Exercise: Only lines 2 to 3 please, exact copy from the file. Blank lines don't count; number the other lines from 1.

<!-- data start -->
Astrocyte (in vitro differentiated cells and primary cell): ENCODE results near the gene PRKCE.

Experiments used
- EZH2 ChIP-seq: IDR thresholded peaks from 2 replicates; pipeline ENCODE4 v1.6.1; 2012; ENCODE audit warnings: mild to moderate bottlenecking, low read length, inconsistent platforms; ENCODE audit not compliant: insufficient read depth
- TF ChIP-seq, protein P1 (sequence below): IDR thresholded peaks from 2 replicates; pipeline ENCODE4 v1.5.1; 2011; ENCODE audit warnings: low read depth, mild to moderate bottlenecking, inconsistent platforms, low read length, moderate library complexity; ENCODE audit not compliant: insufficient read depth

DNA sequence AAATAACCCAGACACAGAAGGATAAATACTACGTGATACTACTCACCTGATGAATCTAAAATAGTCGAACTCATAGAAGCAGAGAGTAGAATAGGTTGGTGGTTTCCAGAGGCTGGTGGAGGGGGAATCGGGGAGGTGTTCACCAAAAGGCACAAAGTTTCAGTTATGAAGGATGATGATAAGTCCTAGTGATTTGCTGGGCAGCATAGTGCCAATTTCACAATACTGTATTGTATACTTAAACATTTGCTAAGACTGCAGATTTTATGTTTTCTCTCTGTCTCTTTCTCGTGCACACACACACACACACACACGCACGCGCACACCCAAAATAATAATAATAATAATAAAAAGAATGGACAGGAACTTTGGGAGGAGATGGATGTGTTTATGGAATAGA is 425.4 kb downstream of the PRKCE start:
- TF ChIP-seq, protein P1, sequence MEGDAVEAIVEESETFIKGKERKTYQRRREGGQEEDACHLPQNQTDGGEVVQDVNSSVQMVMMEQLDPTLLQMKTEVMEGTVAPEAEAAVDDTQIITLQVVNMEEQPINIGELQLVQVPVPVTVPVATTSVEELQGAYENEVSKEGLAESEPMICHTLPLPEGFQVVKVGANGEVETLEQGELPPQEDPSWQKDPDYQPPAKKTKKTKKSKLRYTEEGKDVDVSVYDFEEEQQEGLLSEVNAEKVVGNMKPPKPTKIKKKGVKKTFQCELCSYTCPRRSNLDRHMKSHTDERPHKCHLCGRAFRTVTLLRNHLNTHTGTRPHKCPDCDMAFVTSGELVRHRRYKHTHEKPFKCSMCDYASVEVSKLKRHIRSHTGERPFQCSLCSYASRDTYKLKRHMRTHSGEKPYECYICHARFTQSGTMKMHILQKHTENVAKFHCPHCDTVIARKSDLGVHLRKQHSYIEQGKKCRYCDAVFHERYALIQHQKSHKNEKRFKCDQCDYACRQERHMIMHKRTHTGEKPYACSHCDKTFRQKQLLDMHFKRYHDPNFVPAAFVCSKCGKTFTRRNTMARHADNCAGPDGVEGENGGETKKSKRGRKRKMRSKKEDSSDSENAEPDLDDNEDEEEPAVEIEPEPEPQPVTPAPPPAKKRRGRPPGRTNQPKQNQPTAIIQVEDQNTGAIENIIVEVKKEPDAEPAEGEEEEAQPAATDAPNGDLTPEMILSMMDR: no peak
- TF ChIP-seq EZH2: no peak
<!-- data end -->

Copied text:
Experiments used
- EZH2 ChIP-seq: IDR thresholded peaks from 2 replicates; pipeline ENCODE4 v1.6.1; 2012; ENCODE audit warnings: mild to moderate bottlenecking, low read length, inconsistent platforms; ENCODE audit not compliant: insufficient read depth